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Power Outages and Food Safety

Power Outages and Food Safety

Power outages are bound to happen, as no one is immune to the havoc that nature can create from time to time, so it’s important to prepare for this eventuality so you know what to do when the power goes off. It’s important to remember that loss of power can happen at any time of day or night, putting your food at risk. The best way to make certain that your food stays safe is to have a plan in place prior to the outage.

Preparation
Create a plan to keep food safe if the power goes out and make certain your entire team knows where to find it.

Always keep refrigerator and freezer thermometers in the refrigeration equipment and maintain temperature logs. Maintaining this information will enable you to ensure that the refrigeration is working properly before the power outage. Maintain refrigeration temperatures at or below 39⁰F and the freezer at or below 0⁰F.

• Know where you can get dry or block ice.
• Keep extra coolers on hand.
• Keep a few extra days of ready-to-eat foods on hand in the dry stock area. These foods will not require any cooking or refrigeration.
• Freeze refrigerated items that you may not need immediately and group food items together (poultry with poultry, whole muscle meat with whole muscle meat, ground meat with ground meat, etc.) in the freezer. In the event they begin to thaw during a power outage, the juices won’t cause cross-contamination.
• Purchase insulated refrigeration blankets for mobile refrigeration or any open-air units.

During the Outage
Cold temperatures will slow the growth of harmful bacteria, so it is critical to keep foods at safe temperatures to reduce the risk of foodborne illness or even death.

• Keep refrigerator and freezer doors closed as much as possible. Opening and closing the door allows cold air to escape which means the food will spoil much more rapidly. The refrigerator will keep food cold for approximately four hours, and a full freezer will keep the temperature for approximately 48 hours (24 hours if it is half full) if unopened.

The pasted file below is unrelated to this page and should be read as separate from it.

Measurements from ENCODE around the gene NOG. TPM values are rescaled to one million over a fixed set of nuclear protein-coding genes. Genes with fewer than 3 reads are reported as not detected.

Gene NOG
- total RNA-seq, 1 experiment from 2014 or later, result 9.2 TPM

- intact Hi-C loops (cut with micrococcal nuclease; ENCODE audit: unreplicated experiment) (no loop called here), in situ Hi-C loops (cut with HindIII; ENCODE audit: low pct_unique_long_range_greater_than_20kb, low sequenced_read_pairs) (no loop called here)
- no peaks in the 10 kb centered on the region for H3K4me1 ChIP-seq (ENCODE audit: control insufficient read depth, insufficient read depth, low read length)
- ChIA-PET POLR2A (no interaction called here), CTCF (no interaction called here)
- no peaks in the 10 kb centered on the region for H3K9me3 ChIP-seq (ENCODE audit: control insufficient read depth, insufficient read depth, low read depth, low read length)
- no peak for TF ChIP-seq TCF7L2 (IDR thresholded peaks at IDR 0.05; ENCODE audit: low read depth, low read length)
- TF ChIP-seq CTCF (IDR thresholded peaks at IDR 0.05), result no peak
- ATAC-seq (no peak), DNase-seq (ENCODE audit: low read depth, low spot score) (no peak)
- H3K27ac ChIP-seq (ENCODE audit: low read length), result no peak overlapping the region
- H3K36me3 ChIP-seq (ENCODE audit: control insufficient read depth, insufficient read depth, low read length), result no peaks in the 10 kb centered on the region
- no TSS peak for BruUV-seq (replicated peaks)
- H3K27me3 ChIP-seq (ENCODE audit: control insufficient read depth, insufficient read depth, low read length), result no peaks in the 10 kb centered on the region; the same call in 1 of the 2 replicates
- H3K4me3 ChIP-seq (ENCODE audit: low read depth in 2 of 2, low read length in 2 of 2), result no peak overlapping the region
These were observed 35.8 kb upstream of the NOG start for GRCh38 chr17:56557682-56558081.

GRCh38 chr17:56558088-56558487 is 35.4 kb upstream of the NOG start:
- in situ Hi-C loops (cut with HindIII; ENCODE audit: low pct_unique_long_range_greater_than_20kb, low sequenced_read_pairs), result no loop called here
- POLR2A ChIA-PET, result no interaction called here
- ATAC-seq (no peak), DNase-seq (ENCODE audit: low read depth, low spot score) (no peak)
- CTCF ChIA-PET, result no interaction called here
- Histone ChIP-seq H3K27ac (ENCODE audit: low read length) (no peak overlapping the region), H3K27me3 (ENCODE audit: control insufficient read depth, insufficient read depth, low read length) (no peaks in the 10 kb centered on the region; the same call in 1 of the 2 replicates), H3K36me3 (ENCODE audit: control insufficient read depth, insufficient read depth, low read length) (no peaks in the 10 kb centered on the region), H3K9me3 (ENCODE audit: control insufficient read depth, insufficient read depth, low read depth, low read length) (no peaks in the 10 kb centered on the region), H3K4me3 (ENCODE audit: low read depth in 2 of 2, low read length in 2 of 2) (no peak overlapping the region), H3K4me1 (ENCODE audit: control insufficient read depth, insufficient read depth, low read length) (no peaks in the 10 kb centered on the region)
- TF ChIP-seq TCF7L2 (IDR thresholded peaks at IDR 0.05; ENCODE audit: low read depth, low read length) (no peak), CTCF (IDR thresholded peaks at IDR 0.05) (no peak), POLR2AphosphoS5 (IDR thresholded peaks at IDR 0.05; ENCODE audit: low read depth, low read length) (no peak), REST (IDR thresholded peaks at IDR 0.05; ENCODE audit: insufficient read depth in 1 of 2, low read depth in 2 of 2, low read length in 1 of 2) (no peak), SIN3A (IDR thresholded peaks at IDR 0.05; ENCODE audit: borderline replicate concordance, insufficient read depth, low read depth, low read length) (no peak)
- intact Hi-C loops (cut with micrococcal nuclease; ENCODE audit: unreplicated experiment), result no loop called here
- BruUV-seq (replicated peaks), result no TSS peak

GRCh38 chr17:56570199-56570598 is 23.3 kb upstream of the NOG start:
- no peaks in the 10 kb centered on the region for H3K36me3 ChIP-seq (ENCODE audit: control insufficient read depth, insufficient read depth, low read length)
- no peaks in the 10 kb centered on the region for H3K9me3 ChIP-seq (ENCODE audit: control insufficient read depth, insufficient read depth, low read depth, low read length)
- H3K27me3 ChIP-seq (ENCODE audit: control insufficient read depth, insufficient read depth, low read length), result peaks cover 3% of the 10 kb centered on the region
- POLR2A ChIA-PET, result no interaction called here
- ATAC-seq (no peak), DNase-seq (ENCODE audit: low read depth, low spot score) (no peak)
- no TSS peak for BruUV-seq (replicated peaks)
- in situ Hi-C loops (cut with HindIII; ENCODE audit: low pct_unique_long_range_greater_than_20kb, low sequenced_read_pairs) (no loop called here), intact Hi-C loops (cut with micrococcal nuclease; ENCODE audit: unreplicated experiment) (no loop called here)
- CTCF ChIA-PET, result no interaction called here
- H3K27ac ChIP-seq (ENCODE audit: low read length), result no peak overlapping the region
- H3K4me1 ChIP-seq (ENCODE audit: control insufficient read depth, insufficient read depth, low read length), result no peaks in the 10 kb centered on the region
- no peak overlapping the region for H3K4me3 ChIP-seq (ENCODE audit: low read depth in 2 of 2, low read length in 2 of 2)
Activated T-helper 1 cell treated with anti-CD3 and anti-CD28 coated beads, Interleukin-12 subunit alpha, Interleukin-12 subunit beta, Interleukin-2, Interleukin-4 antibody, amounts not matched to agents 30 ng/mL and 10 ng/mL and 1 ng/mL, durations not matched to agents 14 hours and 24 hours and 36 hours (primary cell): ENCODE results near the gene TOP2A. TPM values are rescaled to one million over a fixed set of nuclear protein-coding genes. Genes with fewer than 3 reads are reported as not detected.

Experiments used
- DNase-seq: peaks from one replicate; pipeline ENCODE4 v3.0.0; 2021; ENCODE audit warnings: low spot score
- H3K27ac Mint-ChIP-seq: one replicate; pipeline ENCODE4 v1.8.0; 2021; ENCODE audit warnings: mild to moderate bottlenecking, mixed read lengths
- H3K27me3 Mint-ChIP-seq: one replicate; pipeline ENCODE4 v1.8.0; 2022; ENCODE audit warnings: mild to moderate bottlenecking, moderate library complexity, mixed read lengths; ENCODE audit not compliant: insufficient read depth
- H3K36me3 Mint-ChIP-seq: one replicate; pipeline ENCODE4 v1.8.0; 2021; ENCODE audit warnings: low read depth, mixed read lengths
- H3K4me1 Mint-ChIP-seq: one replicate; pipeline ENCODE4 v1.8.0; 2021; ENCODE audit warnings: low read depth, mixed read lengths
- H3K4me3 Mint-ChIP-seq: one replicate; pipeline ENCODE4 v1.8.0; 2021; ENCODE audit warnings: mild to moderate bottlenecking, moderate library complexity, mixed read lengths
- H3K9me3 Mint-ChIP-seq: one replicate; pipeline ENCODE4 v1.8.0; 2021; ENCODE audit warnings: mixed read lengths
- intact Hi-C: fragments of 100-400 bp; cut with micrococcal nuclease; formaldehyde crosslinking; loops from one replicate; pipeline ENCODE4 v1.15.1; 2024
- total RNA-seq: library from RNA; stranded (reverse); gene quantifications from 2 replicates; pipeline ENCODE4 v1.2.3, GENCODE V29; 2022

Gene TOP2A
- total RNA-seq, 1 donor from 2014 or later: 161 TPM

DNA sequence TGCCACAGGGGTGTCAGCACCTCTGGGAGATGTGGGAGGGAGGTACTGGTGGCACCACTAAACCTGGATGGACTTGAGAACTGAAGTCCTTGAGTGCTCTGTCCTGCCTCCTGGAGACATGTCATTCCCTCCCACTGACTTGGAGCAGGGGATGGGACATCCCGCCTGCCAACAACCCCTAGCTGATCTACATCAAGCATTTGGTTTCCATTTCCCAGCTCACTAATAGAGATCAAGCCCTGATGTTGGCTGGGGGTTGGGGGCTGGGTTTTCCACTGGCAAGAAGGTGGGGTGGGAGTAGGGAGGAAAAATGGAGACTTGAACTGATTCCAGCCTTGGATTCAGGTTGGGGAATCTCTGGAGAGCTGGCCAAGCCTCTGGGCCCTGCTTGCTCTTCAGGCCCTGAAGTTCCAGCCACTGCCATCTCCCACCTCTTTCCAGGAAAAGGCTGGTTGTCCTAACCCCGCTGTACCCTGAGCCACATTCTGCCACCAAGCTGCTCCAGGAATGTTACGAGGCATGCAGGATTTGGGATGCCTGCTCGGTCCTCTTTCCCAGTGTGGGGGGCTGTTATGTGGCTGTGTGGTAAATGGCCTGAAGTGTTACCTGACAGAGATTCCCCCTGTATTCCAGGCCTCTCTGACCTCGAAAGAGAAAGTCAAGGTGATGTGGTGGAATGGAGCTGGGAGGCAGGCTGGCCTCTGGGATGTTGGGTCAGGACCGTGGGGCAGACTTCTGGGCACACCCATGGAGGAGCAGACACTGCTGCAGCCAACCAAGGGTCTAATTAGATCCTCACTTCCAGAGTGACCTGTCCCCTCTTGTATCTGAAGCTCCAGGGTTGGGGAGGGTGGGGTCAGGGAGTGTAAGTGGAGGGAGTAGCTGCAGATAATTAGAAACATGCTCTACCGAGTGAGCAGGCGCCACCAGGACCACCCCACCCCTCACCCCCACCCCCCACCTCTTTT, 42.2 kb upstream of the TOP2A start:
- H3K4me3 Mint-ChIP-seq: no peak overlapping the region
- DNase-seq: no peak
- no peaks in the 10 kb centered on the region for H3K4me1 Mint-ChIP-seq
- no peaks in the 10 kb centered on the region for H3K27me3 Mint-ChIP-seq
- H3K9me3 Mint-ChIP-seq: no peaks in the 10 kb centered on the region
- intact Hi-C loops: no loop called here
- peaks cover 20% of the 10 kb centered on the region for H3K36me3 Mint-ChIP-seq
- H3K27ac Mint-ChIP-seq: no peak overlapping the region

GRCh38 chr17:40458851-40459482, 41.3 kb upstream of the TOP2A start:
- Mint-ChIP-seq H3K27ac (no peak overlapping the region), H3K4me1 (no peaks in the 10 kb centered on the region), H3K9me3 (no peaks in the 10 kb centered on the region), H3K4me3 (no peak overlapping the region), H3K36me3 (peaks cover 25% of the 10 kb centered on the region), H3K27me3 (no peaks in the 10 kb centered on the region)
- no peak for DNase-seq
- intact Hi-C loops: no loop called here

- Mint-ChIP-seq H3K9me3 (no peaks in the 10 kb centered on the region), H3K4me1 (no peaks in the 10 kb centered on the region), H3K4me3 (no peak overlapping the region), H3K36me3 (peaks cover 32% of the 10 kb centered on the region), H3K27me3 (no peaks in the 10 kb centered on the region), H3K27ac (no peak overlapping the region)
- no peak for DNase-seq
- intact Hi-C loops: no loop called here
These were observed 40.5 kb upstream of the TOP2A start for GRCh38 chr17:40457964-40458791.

• Use ice (dry or block, ice cubes, and frozen containers of water/gel packs) to keep your refrigerator and freezer as cold as possible.
• Cover mobile refrigeration units with insulated refrigeration blankets, and keep covered throughout the power outage. Cover open-air units with the appropriate insulated blankets as well.
• Use back-up generators, if available, to keep refrigerators and freezers running – and to protect the safety of your refrigerated and frozen foods – during a power outage.

When Power is Restored
Before serving any food after a power outage, check the temperatures inside your cold units.

• If the freezer thermometer reads 41⁰F or below, food is safe and may be refrozen. If you did not have a thermometer in the freezer, check every package to determine its safety; you can’t rely on appearance or odor. If the food still contains ice crystals or is 41⁰F or below, it is safe to refreeze or cook. The quality of the item may be affected but it will be safe if you follow these guidelines.
• If the power was out for no more than four hours, refrigerated food should be safe as long as the doors were kept closed. However, it is still imperative that you take the temperature of the product to make such a determination. Cold food must be 41⁰F or below. Check your temperature log to see what the temperature was prior to the power being disrupted. Discard any perishable food (such as meat, poultry, seafood, milk, eggs, or leftovers) that has been above 41⁰F for two hours or more. If you are uncertain, the product must be discarded. It’s better to be safe than sorry.
• Be aware that perishable foods that are not kept sufficiently refrigerated or frozen may cause foodborne illness and/or death if consumed, even after they are thoroughly cooked.

Golden Rule: When in Doubt, Throw it Out
As the saying goes, an ounce of prevention is worth a pound of cure. When it comes to food safety, you can never be too prepared or too cautious. Plan ahead, train your team, purchase the necessary supplies and know where they are stored. This type of preparedness can save you thousands of dollars in product, wages, insurance dollars, and potential litigation fees. Plus, most importantly, it will go a long way in keeping your guests safe.

About the Author
Francine L. Shaw is President of Food Safety Training Solutions, Inc., which offers a robust roster of services, including food safety training, food safety inspections, norovirus policies for employees, norovirus clean-up procedures, curriculum development, responsible alcohol service training, and more.

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